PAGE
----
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. Finland hopes to clean up Russian shipping in Baltic

Pollution from shipping has been a problem since the days of sail
by Gael Branchereau
Helsinki (AFP) May 21, 2006
Finland will use its upcoming presidency of the European Union to draw Russia's attention to pollution in the Baltic Sea, which is seeing unprecedented traffic as a result of rising oil exports and growing regional economic activity.

The issue is expected to dominate a meeting of European environment ministers scheduled for July 15-16 in Turku, southwestern Finland.

It will also be tackled within the framework of the EU-Russia Permanent Partnership meeting in October, attended by Finnish and German environment ministers, the European environment commissioner and the Russian natural resources minister.

The Baltic, one of the busiest shipping lanes in the world, is under serious environmental threat. At any one time 2,000 cargo ships, including 200 tankers, ply its waters.

The sea is particularly at risk from chemical spills because it is virtually closed and thus poorly "ventilated". In Scandinavia the sea is known as the "Eastern lake".

Around 50 collisions and beachings are reported annually in the sea's 370,000 square kilometers (230 square miles). Its many islands and narrow straits make navigation hazardous.

"Considering the number of tankers that use these waters, it is astonishing that we have not seen a major incident," says Saara Haanninen, researcher at the VTT Technical Research Centre of Finland and co-author of a study on the transport of dangerous materials in the Baltic Sea, published by the Finnish environment ministry.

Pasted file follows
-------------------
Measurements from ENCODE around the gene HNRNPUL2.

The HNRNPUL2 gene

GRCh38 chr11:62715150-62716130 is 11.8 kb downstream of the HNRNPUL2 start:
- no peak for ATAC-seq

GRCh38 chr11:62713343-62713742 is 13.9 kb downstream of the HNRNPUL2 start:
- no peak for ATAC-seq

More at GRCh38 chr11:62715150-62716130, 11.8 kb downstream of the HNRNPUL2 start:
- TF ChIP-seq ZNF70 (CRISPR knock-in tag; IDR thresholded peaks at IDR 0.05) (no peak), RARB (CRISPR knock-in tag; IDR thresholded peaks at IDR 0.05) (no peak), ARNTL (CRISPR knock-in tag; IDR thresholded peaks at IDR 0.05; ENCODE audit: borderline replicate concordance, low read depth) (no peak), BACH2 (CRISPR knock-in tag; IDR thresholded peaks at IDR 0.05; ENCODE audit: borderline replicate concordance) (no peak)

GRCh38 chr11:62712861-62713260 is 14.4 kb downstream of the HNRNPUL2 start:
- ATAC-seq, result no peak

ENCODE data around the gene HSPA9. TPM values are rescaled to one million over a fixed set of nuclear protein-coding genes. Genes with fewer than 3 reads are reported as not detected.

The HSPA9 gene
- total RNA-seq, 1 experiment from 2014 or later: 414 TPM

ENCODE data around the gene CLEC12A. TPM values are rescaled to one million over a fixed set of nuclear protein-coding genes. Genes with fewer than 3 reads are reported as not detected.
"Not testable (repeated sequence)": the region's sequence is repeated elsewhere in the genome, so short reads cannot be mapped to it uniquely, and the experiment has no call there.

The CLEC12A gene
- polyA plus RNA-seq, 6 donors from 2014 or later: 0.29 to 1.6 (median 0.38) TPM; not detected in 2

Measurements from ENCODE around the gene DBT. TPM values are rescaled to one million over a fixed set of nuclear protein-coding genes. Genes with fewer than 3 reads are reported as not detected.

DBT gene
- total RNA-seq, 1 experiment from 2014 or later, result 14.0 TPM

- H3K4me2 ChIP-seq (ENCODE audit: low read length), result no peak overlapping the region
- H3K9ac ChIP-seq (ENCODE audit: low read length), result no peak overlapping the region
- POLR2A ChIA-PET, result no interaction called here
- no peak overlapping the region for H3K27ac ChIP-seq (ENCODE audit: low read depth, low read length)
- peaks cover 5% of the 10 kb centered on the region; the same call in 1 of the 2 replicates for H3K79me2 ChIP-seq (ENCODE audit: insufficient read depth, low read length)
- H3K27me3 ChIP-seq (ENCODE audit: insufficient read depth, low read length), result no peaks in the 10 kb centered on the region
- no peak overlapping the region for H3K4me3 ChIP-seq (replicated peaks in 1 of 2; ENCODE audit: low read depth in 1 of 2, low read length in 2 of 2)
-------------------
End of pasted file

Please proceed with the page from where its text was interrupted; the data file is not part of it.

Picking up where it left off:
Only three chemical accidents were reported between 1989 and 2003. The most recent oil spill was in 2003 when a Chinese tanker ran aground, discharging 1,200 tonnes of crude into the waters off Bornholm island, between Sweden and Denmark.

Continued strong economic growth in Poland and the Baltic countries, as well as the construction of oil terminals in Russia suggest that maritime traffic in the Baltic Sea is set to double by 2017.

In 2004 Baltic ports reported handling 9.1 million tonnes of chemical cargo, 50 percent more than in 1987. This amount could reach 15 million tonnes by 2015, according to the report.

The shipment of oil is also set to increase, largely due to Russian exports, from 40 million tonnes in 2000 to over 135 million tonnes in 2005. The report estimates oil transport through the Baltic could breach 200 million tonnes before 2010.

In 2004 countries bordering the sea successfully lobbied for it to be classed "a maritime area of special sensitivity" by the International Maritime Organisation.

This designation allows the harmonisation of maritime security measures and training of ships's crews, and restricts ships' passage from especially sensitive areas.

However, two years later, no concrete measures have been approved, let alone implemented, says Greenpeace spokeswoman Sari Tolvanen.

Furthermore, the banning of single-hulled tankers does not remove the "worst of the worst", and does not affect the transit of crude oil, according to Tolvanen.

Some progress has been made however, since 2004, all vessels sailing in the Gulf of Finland are required to report to Estonian, Finnish and Russian authorities. This arrangement is thought to have already reduced the number of collisions in the Baltic by 80 percent.

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Seventeen years after the Exxon Valdez ran aground in Alaska's Prince William Sound, compelling new evidence suggests that remnants of the worst oil spill in U.S. history extend farther into tidal waters than previously thought, increasing the probability that the oil is causing unanticipated long-term harm to wildlife.

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